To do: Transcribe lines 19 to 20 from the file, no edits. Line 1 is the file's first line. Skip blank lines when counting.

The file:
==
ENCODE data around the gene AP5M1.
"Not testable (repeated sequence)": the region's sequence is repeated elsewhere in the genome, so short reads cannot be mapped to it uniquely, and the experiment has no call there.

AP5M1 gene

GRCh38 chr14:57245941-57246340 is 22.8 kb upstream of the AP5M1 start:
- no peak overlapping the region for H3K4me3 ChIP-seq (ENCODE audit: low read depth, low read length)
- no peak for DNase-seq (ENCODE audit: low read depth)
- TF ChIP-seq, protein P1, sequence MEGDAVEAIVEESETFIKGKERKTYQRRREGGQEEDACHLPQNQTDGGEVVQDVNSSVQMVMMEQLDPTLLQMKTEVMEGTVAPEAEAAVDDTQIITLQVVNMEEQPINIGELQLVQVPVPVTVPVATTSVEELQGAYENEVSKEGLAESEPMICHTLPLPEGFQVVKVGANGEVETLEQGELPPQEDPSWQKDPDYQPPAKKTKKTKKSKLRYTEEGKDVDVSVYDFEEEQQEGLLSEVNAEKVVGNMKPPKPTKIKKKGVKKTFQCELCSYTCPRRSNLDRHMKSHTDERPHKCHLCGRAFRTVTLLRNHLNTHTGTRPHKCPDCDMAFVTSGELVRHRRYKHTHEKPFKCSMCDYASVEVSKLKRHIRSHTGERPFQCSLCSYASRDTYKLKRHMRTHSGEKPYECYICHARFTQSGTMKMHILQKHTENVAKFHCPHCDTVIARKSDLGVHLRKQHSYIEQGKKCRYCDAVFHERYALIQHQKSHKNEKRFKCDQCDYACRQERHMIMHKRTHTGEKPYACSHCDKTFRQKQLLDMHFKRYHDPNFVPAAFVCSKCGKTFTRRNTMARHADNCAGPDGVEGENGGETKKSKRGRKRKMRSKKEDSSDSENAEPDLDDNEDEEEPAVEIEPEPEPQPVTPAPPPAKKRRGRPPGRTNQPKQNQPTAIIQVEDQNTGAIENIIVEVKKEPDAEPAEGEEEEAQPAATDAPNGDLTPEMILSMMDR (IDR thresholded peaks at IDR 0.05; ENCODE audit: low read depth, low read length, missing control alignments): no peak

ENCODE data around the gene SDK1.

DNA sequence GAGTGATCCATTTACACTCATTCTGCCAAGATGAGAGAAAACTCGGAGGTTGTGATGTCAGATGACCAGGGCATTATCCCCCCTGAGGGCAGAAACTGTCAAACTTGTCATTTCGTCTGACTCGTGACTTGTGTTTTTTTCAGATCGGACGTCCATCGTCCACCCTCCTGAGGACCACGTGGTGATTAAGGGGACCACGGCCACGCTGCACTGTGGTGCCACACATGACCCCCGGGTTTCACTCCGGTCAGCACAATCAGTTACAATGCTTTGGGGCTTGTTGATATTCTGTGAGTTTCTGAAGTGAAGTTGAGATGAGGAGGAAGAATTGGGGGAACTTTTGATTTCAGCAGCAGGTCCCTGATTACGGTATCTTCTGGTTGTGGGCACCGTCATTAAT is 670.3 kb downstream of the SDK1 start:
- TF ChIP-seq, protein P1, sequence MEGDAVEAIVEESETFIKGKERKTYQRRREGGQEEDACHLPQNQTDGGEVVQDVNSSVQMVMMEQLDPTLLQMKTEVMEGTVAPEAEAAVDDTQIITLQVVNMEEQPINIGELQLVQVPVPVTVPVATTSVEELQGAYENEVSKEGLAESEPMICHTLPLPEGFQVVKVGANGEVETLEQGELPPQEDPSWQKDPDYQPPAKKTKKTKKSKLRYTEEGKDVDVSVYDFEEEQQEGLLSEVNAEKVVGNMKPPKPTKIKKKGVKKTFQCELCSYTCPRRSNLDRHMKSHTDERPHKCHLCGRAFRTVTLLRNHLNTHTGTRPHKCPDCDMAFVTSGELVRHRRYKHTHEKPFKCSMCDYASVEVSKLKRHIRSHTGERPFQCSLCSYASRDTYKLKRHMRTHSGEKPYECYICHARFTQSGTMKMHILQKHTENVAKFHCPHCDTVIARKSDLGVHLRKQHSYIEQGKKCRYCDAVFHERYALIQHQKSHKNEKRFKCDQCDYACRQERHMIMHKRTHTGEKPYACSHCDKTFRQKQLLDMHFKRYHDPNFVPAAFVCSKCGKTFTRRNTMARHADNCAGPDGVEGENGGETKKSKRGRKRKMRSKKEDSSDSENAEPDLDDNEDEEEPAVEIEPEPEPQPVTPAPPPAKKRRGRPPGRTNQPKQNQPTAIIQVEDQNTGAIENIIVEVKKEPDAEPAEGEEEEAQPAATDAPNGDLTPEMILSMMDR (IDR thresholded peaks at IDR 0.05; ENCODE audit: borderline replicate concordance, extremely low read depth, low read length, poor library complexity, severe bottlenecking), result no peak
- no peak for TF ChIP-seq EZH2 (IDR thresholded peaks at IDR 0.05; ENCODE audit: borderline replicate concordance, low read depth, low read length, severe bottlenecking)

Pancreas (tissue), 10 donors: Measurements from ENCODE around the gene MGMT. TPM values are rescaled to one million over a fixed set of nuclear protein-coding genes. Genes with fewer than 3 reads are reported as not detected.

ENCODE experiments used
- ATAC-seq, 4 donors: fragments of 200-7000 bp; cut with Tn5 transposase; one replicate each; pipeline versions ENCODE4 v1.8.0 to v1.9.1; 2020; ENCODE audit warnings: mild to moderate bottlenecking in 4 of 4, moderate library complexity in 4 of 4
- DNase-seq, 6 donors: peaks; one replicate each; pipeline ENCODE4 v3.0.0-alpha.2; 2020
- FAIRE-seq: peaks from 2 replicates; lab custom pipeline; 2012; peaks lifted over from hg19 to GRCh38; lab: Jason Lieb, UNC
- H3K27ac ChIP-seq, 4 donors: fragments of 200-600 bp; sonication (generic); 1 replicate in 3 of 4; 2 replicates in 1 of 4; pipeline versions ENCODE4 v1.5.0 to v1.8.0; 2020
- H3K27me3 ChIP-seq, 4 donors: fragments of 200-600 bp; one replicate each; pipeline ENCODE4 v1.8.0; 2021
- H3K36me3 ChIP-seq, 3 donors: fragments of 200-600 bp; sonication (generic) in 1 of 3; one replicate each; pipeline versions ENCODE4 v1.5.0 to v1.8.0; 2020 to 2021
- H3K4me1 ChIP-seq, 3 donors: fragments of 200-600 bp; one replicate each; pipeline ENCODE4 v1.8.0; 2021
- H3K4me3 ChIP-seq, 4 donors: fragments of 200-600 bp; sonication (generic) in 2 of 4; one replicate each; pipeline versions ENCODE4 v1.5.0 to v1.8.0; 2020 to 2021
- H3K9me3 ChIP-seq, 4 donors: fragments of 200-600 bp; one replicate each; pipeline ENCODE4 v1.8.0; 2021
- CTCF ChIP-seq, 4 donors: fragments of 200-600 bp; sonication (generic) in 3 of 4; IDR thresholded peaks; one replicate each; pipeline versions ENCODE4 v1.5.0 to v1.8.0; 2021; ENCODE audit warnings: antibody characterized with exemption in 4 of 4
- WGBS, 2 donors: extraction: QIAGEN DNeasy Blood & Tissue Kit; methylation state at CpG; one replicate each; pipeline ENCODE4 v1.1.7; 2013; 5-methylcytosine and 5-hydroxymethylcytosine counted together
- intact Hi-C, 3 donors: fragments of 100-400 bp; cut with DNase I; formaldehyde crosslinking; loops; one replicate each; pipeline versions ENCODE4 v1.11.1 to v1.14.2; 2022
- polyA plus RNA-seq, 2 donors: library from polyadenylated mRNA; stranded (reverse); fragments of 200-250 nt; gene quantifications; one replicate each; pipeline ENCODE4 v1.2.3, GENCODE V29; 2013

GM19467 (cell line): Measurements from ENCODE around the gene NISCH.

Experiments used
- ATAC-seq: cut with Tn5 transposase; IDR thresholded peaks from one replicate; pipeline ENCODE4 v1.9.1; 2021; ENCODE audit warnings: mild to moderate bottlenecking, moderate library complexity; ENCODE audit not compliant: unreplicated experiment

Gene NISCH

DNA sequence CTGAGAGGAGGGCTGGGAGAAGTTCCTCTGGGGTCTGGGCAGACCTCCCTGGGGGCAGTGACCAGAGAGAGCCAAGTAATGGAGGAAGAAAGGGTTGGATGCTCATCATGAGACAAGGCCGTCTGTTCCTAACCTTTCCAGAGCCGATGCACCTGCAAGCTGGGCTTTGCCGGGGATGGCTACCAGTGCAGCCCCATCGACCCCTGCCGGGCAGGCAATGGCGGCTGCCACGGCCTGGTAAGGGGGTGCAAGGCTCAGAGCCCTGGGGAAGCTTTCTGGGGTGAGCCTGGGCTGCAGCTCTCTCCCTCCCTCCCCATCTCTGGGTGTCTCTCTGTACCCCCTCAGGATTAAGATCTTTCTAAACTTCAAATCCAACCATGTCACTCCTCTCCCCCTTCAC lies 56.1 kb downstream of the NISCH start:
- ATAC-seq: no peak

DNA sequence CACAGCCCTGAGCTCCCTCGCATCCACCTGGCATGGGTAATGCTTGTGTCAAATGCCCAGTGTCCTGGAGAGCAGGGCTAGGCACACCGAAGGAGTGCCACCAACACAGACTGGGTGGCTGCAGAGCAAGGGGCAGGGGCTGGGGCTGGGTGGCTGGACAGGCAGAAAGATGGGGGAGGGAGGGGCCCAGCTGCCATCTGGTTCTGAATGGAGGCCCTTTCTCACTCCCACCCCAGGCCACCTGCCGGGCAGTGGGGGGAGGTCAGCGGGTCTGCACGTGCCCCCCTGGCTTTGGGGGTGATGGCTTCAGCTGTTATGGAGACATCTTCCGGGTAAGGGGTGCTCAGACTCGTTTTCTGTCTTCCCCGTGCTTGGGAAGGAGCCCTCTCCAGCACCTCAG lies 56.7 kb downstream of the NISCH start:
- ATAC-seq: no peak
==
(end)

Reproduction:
- H3K36me3 ChIP-seq, 3 donors: fragments of 200-600 bp; sonication (generic) in 1 of 3; one replicate each; pipeline versions ENCODE4 v1.5.0 to v1.8.0; 2020 to 2021
- H3K4me1 ChIP-seq, 3 donors: fragments of 200-600 bp; one replicate each; pipeline ENCODE4 v1.8.0; 2021